The girls came from a Vietnamese orphanage, with Andrews saying: "We wanted a child, and it hadn't happened." She explained how she felt welcoming their daughter, stating, "Amy came into our lives, and it was wonderful."

Emma Walton Hamilton and her mother Julie Andrews promote "Julie Andrews' Collection of Poems, Songs and Lullabies" on October 8, 2009, in New York City. | Source: Theo Wargo/WireImage/Getty Images


As Saigon began falling, the actress and her husband reached out to their orphanage where Amy came from and asked for another child when things cleared up in the country. The star said, "So suddenly Joanna was with us, and they were not sisters, but like sisters."

Bringing up the two girls wasn't an easy journey, with the parents initially thinking about what they could do for the children. They didn't consider what the girls would face having to adapt to living in America.

Amy Edwards, Julie Andrews, Blake Edwards, and Jennifer Edwards at a ceremony honoring Blake with a Star on the Hollywood Walk of Fame on April 3, 1991. | Source: Jim Smeal/Ron Galella Collection/Getty Images


However, Edwards and Andrews' love for the pair helped them keep going. After adopting the children, the decision led to her choosing to step down from her career, with the star explaining:

“I wanted to be there. To make a proper protein breakfast for them before school in the morning."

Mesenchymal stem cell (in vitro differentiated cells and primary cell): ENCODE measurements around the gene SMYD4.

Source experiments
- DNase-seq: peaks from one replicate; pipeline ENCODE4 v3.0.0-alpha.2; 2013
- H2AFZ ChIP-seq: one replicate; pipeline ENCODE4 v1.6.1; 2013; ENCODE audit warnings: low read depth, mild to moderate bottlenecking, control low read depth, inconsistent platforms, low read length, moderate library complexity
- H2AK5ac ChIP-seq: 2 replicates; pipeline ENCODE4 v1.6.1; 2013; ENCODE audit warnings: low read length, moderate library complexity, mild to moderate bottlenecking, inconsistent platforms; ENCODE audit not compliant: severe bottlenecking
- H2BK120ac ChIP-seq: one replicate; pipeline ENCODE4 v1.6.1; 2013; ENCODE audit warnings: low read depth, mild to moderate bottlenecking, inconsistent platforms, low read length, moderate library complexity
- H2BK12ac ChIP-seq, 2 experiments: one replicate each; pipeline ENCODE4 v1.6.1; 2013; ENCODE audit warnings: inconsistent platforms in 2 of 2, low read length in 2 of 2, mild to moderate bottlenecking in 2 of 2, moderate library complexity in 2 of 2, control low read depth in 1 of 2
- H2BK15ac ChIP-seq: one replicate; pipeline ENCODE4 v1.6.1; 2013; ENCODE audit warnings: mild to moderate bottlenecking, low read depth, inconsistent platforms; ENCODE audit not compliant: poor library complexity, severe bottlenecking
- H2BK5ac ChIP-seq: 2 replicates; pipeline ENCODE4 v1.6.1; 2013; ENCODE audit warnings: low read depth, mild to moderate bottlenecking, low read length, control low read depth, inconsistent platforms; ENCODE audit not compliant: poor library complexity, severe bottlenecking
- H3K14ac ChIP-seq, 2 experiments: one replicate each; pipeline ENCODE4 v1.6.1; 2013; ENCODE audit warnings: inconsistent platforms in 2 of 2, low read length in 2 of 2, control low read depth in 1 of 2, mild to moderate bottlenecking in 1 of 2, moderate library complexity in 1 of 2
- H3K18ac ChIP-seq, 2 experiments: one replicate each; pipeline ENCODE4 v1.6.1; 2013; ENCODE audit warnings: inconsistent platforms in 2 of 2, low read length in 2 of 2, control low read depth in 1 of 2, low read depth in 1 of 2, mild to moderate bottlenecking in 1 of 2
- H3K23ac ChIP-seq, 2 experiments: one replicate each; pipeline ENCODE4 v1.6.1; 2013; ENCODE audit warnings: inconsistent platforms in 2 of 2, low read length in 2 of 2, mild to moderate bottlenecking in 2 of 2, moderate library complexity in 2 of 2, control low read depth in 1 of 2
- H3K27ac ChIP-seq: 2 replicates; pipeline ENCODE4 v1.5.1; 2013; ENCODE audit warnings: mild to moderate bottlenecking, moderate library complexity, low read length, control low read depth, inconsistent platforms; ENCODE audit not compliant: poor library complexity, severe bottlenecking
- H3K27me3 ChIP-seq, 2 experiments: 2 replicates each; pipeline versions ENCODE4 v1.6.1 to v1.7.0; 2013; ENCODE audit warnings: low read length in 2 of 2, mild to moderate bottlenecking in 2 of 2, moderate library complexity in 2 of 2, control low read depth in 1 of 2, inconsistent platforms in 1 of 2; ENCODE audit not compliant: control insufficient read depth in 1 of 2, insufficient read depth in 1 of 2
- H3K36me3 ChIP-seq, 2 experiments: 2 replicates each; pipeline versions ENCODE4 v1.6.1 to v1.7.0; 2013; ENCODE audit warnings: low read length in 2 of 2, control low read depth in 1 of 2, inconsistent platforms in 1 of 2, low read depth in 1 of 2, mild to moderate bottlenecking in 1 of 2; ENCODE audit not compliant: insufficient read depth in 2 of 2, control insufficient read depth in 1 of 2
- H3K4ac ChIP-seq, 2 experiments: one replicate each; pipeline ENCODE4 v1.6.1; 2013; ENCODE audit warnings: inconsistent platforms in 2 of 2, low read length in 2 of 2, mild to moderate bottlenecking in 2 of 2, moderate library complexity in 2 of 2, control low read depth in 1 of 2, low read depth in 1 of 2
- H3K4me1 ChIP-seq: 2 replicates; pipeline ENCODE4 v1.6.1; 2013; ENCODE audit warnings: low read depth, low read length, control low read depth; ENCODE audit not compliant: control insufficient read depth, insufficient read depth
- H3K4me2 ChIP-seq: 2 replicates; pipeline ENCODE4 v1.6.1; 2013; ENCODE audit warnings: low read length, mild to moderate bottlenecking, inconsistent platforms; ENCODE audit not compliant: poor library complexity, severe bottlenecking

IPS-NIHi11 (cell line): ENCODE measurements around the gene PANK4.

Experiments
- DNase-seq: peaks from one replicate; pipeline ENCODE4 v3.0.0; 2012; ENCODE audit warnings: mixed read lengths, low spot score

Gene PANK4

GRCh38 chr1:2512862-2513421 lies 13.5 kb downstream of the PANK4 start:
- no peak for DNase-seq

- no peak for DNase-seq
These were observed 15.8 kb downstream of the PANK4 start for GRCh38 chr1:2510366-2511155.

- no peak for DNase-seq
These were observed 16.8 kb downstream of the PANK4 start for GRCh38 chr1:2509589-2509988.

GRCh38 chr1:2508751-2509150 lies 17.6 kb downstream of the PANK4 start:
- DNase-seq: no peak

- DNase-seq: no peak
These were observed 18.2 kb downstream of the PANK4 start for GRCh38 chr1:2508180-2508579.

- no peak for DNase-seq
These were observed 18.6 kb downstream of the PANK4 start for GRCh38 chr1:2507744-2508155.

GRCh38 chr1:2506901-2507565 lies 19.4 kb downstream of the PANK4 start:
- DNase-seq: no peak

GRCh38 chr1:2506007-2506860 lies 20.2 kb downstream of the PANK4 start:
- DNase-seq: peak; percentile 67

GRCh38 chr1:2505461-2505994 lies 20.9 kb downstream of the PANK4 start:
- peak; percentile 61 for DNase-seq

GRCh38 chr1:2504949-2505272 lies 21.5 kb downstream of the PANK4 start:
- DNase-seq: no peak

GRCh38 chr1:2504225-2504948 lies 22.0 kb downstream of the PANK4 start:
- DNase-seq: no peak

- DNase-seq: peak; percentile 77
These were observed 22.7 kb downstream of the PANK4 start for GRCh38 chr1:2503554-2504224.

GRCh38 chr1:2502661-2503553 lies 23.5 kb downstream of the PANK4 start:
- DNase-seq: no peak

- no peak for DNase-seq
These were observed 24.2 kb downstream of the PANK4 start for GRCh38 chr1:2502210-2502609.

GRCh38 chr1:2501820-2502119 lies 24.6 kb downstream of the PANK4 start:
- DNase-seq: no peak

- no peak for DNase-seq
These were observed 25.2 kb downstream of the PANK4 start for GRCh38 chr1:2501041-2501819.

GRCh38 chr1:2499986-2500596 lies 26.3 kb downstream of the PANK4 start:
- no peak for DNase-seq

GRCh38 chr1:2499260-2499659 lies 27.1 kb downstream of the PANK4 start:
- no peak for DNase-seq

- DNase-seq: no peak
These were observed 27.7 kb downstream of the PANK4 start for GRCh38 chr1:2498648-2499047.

She elaborated further on what she wished to be present for, like "To go to parent-teacher interviews. It is important." The actress also shared, "I do admire women who manage to do both. I tried, and it is extremely difficult."



Julie Andrews and Blake Edwards embracing on December 31, 1993. | Source: Pascal Le Segretain/Sygma/Getty Images

While dealing with the big family and the partially abandoned acting career, Andrews had to contest another challenge. In her 2019 "Lorraine" interview, the star revealed that she no longer sang.


She explained how this was because of an operation she had that wasn't successful. However, the light at the end of the tunnel for Andrews was that she got to write more when she lost her singing capabilities!

Blake Edwards and Julie Andrews at the 10th Annual Ella Awards on April 25, 2001, in Beverly Hills, California. | Source: Vince Bucci/Newsmakers/Getty Images


One of her daughters once noted how she'd found a new way of using her voice! The songstress had spent two years suffering from vocal issues while starring in Broadway's "Victor/Victoria."